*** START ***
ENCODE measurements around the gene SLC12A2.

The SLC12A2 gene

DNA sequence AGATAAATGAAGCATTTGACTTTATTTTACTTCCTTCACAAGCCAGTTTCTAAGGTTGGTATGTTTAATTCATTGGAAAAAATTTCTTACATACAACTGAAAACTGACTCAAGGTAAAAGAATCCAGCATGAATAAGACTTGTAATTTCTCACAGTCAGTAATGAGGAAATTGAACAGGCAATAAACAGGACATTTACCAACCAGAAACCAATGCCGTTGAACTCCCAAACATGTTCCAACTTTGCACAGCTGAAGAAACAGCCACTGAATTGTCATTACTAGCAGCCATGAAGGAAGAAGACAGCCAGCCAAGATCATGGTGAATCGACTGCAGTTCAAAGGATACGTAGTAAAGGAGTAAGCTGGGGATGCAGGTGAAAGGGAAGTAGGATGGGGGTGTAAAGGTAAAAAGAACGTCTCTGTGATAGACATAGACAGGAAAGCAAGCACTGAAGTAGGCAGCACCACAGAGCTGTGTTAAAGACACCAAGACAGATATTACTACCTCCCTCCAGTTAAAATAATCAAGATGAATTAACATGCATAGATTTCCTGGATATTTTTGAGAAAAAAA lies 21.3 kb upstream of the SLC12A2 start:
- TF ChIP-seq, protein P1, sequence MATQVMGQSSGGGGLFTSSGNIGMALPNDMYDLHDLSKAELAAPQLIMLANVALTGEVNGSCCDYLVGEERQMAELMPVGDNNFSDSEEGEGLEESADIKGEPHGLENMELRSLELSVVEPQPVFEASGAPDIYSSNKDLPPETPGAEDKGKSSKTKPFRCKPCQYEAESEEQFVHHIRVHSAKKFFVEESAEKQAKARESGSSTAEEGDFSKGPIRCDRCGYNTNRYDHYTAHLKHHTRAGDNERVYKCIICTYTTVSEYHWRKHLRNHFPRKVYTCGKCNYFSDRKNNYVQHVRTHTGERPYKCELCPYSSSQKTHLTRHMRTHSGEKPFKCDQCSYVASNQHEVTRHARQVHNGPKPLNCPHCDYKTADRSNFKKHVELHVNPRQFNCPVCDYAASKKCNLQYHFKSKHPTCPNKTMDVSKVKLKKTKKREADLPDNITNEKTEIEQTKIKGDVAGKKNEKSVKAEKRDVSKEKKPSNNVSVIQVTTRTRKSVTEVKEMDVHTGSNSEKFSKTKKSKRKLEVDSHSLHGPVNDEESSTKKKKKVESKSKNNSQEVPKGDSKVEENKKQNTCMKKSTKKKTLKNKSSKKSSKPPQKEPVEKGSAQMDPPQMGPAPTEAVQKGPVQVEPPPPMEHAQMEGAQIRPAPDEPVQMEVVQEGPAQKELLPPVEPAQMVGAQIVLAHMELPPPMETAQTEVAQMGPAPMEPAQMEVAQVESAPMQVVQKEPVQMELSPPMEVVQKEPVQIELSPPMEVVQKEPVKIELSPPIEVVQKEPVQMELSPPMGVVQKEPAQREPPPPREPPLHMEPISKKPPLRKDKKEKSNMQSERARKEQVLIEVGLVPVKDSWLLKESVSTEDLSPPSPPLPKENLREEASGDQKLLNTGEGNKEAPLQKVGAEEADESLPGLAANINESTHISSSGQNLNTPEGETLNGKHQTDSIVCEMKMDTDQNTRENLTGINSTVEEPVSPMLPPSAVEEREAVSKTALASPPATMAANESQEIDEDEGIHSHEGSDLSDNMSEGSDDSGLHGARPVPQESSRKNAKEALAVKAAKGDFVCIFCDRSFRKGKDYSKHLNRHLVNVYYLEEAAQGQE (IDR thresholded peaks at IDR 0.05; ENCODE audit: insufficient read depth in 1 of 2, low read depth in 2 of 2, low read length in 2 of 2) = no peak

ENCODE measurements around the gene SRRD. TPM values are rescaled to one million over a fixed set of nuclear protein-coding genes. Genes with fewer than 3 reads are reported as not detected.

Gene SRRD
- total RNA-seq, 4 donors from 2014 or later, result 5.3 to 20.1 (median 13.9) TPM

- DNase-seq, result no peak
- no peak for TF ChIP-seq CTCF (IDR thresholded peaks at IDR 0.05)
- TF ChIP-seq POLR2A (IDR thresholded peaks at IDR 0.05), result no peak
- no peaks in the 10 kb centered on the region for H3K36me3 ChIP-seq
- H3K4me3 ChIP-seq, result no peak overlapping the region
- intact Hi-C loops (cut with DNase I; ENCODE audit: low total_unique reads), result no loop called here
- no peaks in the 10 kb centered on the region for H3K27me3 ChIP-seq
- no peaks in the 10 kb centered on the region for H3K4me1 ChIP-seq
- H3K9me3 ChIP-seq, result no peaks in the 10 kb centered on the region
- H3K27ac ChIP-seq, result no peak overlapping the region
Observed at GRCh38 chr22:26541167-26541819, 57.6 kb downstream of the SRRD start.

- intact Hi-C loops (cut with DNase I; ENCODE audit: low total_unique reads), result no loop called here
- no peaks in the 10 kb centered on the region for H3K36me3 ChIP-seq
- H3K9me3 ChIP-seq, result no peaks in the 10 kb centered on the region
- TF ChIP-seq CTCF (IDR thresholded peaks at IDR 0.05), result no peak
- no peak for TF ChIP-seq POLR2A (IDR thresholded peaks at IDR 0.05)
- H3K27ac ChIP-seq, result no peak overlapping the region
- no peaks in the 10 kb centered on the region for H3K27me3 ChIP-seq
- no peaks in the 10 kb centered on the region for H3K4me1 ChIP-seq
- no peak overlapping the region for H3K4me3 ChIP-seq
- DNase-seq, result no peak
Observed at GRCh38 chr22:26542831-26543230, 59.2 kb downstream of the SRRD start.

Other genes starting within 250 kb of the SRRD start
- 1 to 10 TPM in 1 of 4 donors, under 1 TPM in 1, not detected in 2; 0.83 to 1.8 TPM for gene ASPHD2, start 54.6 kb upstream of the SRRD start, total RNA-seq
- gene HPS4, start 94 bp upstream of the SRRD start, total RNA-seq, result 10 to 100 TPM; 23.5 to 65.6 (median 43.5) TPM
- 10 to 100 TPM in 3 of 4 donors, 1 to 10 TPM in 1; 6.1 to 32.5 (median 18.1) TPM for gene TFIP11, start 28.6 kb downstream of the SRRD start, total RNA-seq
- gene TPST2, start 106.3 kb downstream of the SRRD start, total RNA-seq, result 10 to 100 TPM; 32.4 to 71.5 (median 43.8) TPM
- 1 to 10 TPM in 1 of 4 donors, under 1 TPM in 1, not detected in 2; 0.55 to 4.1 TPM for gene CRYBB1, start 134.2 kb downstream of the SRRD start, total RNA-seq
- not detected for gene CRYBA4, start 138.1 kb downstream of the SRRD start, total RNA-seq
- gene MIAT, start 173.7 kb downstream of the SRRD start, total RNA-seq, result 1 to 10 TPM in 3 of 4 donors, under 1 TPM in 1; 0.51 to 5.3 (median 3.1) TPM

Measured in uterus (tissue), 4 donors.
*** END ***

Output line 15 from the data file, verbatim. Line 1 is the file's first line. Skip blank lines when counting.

- no peaks in the 10 kb centered on the region for H3K4me1 ChIP-seq